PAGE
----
Chesterton Quotes – The Illustrated London News 1911-1913

G.K. Chesterton, Collected Works, Volume XXIX

G.K. Chesterton

G.K. Chesterton wrote a weekly column for The Illustrated London News from the mid-1900s to the mid-1930s. Ignatius Press has assembled his essays into several volumes, as part of its massive Collected Works compilation. Despite being a century old, Chesterton’s insights are just as pertinent today as they were then — in fact, even more so.

Because Chesterton’s ideas are so important, I thought I’d share some of my favorite passages from each volume. With luck they will  spark your interest in reading more. The passages below are a mere taste; Chesterton’s most engaging ideas are too involved and too amazing to be boiled down into a short excerpt.

Get the book here.

  • “A real soldier does not fight because he has something that he hates in front of him. He fights because he has something that he loves behind his back.” (01-14-1911)
  • “Because it is very hard work to apply principles of judgment to anything, people are everywhere abandoning the principles and practically deciding not to test life at all, but only to let life test them.” (03-25-1911)
  • “A woman putting up her fists at a man is a woman putting herself in the one and only posture in which she does not frighten him.” (04-22-1911)
  • “About half the history now taught in schools and colleges is made windy and barren by this narrow notion of leaving out the theological theories.” (05-13-1911)
  • “There are two sides to a question, but there is only one answer to a question; that is, only one right answer.” (06-03-1911)
  • “Nothing is baser in our time than the idea that we an have special enthusiasms for things, so long as they are secure, without pledging ourselves to uphold them if they are ever in peril.” (07-29-1911)
  • “Satire has weakened in our epoch for several reasons, but chiefly, I think, because the world has become too absurd to be satirized.” (12-16-1911)
  • “They are in revolt against something they have forgotten in favor of something else which (by their own account) they have not yet found.” (12-23-1911)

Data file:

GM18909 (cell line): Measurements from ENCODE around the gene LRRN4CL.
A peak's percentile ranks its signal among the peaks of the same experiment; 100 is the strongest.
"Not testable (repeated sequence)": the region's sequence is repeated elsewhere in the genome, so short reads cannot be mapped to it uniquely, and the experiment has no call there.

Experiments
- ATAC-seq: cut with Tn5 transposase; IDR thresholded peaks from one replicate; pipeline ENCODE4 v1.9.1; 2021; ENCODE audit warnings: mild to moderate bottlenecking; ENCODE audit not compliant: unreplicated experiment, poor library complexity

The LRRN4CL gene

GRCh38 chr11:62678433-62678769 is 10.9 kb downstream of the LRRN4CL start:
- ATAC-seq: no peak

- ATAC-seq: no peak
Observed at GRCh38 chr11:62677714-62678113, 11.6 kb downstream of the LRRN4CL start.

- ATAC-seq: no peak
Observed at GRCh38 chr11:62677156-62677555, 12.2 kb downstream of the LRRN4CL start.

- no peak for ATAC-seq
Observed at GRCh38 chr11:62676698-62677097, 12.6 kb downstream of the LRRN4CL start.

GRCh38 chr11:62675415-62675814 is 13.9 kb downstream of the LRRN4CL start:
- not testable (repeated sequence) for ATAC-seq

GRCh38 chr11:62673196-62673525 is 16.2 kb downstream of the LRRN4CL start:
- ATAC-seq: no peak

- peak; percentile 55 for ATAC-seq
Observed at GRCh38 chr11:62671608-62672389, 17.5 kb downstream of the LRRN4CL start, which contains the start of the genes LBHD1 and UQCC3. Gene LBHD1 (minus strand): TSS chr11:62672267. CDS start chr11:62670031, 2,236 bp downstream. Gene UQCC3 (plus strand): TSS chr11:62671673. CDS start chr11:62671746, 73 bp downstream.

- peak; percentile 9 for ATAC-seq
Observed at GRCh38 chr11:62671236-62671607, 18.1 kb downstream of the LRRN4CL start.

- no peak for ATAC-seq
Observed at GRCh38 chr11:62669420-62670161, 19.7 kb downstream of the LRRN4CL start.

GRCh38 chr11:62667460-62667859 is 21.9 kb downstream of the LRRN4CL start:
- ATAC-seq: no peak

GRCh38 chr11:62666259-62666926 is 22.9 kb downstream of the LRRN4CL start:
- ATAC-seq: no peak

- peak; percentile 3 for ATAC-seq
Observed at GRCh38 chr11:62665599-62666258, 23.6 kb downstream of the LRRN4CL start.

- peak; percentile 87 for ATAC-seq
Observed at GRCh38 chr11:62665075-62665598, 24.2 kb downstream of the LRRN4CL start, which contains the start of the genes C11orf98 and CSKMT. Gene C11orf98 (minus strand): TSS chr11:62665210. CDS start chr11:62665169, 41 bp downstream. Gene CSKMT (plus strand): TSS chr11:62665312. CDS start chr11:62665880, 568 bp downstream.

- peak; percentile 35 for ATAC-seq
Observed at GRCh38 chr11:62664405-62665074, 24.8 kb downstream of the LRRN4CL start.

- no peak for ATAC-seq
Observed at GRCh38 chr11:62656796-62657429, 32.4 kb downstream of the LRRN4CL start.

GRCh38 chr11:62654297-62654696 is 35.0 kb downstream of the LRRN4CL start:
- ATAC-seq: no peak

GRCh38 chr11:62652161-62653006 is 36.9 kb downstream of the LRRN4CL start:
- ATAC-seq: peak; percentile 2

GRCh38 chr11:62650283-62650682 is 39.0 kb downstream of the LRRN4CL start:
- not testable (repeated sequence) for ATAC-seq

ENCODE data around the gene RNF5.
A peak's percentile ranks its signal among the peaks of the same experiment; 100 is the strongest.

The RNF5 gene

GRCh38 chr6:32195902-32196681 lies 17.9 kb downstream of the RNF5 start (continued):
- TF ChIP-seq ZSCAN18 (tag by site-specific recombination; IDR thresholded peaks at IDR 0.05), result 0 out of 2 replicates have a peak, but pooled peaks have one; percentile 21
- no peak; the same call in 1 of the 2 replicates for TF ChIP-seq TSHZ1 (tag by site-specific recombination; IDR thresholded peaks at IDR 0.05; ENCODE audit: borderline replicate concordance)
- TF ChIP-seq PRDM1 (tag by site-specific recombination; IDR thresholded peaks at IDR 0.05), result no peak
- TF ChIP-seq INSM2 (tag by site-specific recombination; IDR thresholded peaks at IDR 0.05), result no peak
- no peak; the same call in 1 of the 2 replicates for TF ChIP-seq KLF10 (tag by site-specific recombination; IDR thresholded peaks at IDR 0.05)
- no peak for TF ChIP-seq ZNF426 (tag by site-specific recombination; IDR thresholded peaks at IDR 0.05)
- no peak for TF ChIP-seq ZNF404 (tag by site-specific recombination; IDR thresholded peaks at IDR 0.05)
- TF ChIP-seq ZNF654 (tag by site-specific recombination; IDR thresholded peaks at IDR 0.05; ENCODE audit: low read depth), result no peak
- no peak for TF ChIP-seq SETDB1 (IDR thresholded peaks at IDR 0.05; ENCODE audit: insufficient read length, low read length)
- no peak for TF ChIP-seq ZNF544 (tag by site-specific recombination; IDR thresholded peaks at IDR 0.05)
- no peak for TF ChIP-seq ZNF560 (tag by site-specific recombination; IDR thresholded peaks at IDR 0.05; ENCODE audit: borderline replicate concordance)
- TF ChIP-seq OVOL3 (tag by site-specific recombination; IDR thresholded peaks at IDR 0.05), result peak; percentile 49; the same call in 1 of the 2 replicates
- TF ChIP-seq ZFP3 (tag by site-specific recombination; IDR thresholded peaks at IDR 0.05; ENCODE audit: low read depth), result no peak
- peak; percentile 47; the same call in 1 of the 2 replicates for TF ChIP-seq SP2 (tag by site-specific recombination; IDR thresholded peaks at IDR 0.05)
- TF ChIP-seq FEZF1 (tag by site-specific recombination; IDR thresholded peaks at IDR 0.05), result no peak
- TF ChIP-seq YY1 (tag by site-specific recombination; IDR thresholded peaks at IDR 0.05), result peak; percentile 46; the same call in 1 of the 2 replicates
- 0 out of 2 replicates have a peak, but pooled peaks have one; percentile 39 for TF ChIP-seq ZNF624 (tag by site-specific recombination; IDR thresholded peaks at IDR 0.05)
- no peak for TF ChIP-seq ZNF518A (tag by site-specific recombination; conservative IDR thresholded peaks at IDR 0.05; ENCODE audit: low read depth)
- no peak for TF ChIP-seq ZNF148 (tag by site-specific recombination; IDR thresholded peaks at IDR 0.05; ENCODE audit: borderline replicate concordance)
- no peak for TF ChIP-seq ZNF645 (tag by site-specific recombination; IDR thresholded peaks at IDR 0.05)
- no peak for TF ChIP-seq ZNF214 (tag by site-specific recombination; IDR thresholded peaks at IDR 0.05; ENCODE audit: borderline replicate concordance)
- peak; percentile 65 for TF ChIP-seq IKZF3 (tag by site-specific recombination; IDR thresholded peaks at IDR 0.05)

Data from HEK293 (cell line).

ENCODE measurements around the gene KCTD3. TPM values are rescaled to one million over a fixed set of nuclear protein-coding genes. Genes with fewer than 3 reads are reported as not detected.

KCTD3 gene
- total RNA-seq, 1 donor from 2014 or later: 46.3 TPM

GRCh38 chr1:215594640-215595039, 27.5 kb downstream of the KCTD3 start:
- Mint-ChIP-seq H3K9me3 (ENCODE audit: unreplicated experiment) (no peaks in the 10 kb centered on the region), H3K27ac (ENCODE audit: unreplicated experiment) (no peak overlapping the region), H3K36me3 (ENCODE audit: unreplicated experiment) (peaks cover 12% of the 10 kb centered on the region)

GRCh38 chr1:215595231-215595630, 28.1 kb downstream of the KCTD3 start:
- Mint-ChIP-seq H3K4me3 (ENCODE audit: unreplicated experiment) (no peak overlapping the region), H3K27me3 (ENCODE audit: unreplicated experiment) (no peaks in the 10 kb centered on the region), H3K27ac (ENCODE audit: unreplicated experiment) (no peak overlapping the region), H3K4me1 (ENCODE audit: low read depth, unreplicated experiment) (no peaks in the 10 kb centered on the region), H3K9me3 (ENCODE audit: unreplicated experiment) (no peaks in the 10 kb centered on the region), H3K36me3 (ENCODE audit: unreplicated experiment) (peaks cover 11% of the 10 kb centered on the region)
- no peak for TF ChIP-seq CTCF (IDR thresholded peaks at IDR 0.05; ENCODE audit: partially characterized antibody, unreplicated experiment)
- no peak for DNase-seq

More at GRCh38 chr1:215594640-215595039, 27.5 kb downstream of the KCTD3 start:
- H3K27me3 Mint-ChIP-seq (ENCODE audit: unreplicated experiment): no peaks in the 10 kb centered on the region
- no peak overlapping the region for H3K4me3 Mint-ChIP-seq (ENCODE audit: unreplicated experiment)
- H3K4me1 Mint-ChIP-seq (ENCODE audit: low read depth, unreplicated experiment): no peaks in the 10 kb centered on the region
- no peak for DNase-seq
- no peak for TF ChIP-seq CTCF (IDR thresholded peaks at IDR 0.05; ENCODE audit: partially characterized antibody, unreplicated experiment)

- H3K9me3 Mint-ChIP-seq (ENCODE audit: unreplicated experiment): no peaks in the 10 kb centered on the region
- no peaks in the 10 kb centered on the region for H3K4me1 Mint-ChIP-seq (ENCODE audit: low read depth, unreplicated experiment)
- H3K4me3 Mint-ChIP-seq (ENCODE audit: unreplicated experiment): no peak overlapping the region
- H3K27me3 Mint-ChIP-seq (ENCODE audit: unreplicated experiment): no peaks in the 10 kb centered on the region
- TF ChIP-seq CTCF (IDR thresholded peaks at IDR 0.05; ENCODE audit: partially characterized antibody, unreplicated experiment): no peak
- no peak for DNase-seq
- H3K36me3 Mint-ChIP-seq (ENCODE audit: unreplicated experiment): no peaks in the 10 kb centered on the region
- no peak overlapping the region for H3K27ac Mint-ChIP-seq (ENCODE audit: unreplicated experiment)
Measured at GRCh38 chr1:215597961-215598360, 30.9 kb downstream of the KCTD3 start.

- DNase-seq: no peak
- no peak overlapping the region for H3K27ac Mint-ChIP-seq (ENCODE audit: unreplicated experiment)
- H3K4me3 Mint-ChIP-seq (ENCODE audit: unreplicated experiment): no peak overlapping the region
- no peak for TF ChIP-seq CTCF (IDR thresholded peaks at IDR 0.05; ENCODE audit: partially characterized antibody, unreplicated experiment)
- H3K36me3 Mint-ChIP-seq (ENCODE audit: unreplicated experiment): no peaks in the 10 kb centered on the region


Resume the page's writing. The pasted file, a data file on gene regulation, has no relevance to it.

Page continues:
• “If the mass of citizens are to rule, it is absolutely necessary that they should have very strong principles of thought. … if you want to build a wall of pebbles you must have very strong cement.” (01-13-1912)
  • “The only real object of all education is to teach people the proportion of things, that they may see what things are large and what small: we seem bent on teaching them to prefer in everything what is small to what is great, what is doubtful to what is certain, and what is trivial to what is eternal.” (08-24-1912)
  • “But this luxury of doubt, like other dissipations, is very weakening. An isolated orgy of denial like an isolated orgy of drink, does a man comparatively little harm in early youth; but the nipping and sipping of scepticism carried into later life undermines not only the brains, but the nerves.” (10-12-1912)
  • “I have gone through most of my life looking for an uninteresting subject — or even an uninteresting person. It is the romance of my life that I have failed to find either of them yet.” (01-11-1913)
  • “The highly astounding result is this: that Government (and especially representative Government) now actually exists to protect those very abuses which Government (and especially representative Government) was actually created to prevent.” (02-01-1913)
  • “[A crank] thinks things are self-evident which are really in the last degree questionable; and he thinks opinions are universal which the mass of mankind has never heard of.” (07-26-1913)
  • “No man has ever laughed at anything till he has laughed at himself.” (08-30-1913)
  • “The primary public duty before us is to uneducate the educated. For they have all been educated wrong, and cannot see with their eyes or hear with their ears or (least of all) understand with their heart. Now, curiously enough, the quickest way of unlearning things really is through calamity.” (11-08-1913)

2 Replies to “Chesterton Quotes – The Illustrated London News 1911-1913”

  1. Eclectic as always!
    I wonder if the bottom quote will hold true in this pandemic? I hope we can unlearn some of the “truths” found in today’s politics.

    Keep writing — you make me think.

    1. Hi Bill, Thanks as always for the support. You ask the very question that occurred to me reading those words.

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